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At the St. Regis, bespoke metalwork reaches new heights

At the St. Regis, bespoke metalwork reaches new heights

We were privileged to work with noted designer Jay Jeffers on what he termed “The Enchanted Forest” at the St. Regis in San Francisco. We contracted with both Jeffers Design Group and repeat client Black Mountain Construction and Development to make four bespoke entry screens, a kitchen hood, a curved glass and blackened steel curio cabinet, several mirror frames, and a tapered brass vanity leg for an expansive penthouse renovation. “We combined 2 units at the St. Regis Residences into one apartment that is at once sexy, sophisticated and bohemian,” Jeffers said.

The Project

We provided design support and fabrication services for several key pieces in an extensive project that merged two St. Regis penthouse suites into a single unit. The assortment of technically challenging, finely crafted fabrications featured a set of decorative entry screen panels produced in collaboration with a local glass artist. Four nine-foot tall panels of laminated photographic glass were framed by CNC-milled and hand patinated solid brass bar. In addition to the screens, we fabricated an elliptical, blackened steel curio cabinet, based off of the inspiration image shown here; a “floating” steel and brass kitchen hood; a Gio Ponti-inspired cantilevering vanity leg; and a collection of brass mirrors in a wide array of finishes.

The Challenges

In general, keeping the hand-applied finishes uniform across different items, and working with an array of unique forms (Ponti leg tapered in two directions, curved glass cabinet, curved corner frames, jagged, acute angled mirror frame) were challenges that we had to rigorously work through to achieve the level of fit and finish that both we and our client demanded.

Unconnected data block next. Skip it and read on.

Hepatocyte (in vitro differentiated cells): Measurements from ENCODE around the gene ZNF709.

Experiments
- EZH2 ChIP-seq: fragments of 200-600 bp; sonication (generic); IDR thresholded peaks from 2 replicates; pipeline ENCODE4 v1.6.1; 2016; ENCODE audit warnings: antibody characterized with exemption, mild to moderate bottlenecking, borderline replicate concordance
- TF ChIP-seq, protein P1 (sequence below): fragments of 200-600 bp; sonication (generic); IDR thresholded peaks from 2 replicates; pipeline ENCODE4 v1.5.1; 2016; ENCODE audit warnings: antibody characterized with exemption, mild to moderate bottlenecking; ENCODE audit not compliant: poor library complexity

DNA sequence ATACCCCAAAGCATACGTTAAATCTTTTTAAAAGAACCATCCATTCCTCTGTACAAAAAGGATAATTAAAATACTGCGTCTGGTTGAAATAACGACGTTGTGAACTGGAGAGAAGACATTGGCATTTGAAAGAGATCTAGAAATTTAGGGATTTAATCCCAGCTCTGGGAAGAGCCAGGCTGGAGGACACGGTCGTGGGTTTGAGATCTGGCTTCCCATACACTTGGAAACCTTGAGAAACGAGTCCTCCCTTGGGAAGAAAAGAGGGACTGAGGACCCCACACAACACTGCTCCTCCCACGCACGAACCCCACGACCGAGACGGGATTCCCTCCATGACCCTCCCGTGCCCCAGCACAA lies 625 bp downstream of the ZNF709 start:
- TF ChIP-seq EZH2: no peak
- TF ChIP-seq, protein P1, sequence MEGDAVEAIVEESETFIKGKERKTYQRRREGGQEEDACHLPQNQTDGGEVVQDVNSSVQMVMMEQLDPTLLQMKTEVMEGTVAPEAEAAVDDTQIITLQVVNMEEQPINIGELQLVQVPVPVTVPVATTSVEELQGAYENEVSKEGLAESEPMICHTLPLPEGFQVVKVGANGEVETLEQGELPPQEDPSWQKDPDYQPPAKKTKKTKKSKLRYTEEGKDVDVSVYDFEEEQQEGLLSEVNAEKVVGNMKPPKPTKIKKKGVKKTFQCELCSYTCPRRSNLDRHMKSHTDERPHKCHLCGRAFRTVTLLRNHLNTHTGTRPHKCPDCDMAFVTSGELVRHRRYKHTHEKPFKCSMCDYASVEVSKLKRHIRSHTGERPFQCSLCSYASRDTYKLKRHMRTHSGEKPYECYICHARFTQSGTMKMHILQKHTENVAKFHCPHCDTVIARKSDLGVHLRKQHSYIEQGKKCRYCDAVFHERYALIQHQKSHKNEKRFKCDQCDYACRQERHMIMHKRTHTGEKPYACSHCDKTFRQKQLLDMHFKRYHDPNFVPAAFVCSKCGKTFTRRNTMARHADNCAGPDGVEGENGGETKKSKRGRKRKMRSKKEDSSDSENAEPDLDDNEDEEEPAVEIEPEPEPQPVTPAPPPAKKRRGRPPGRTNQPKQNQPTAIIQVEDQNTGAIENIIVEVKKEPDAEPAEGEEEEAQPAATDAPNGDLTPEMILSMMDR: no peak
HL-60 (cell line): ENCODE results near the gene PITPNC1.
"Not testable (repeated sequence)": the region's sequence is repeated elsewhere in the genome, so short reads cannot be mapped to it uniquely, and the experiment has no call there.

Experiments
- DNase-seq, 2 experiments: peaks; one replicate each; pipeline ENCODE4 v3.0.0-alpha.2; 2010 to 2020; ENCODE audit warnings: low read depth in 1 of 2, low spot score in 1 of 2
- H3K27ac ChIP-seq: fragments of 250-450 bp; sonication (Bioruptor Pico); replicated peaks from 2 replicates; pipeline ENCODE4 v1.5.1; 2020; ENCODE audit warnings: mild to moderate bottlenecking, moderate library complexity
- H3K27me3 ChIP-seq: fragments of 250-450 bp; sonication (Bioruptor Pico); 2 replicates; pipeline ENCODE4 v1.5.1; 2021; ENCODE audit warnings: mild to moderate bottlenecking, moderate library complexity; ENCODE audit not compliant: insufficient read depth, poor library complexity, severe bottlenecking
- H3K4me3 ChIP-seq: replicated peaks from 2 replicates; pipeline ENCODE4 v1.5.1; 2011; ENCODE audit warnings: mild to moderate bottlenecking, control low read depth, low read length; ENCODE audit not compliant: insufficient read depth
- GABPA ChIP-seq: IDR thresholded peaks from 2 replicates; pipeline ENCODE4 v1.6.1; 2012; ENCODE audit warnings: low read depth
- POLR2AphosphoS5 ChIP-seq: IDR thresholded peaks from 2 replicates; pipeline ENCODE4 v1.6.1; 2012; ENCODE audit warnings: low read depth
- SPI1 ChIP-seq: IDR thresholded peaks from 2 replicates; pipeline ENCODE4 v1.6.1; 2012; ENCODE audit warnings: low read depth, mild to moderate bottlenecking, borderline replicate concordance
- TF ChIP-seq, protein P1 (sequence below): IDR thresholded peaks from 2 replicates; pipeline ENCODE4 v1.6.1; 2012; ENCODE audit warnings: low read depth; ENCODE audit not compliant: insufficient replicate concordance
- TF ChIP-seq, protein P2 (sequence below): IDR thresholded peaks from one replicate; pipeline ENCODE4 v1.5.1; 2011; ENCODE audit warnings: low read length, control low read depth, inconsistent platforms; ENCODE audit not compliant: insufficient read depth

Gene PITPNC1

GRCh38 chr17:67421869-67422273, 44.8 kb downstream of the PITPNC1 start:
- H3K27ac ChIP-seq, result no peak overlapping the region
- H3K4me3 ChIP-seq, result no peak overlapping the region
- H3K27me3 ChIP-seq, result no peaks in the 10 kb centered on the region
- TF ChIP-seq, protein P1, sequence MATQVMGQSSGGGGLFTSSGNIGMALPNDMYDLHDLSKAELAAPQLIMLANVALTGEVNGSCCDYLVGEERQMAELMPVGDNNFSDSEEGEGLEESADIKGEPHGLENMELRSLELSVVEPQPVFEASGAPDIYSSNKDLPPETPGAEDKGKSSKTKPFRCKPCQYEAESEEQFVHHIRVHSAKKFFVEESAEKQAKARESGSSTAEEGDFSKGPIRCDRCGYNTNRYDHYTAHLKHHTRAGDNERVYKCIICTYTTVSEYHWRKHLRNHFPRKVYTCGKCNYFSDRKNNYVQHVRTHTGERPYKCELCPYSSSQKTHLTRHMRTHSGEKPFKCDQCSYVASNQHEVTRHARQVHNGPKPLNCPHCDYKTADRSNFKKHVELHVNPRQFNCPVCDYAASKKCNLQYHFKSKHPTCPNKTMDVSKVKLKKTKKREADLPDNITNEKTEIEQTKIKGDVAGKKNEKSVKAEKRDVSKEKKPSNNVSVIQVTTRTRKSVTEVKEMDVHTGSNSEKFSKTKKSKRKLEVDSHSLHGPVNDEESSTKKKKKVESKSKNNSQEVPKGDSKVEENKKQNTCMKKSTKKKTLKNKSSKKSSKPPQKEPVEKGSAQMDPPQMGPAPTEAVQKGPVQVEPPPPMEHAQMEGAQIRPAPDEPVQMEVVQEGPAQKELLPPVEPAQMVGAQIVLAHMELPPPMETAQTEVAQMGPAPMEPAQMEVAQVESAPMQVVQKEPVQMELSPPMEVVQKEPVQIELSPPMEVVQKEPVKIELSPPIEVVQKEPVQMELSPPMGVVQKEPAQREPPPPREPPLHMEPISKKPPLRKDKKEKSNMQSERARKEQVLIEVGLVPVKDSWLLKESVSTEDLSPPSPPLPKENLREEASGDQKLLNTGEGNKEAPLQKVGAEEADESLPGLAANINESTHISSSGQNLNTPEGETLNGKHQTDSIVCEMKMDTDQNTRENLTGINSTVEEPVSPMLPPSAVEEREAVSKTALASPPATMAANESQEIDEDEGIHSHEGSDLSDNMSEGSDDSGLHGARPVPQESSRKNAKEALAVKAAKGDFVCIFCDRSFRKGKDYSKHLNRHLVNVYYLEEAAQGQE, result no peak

The entry screens presented particularly difficult challenges in regards to the hand-applied finishing — again, keeping it consistent across all four panels was an issue, but in addition, the work took place over the course of a couple of weeks of volatile weather which ultimately required us to build a finishing booth specifically for this project. We needed a controlled environment to achieve the exact finish we were looking for.

Meanwhile, provided with the inspiration photo shown here, we were asked to recreate a sleek elliptical curio cabinet from curved glass with blackened steel aprons, mullions, and solid, tapered legs for the penthouse kitchen. We had to reject several rounds of glass, including the curved pieces, due to both the finish level requirements and the tight tolerances required to make the assembly work.


“SF Metalworks offers thoughtful insight early in the design process… As designers, we appreciate their input and depend on their knowledge. They are so critical about their own work that we as a design firm don’t have to bear that burden. Lastly, the quality of the finished product usually exceeds our expectations.”

— Andy Reid, Project Manager at Jay Jeffers Design Group, San Francisco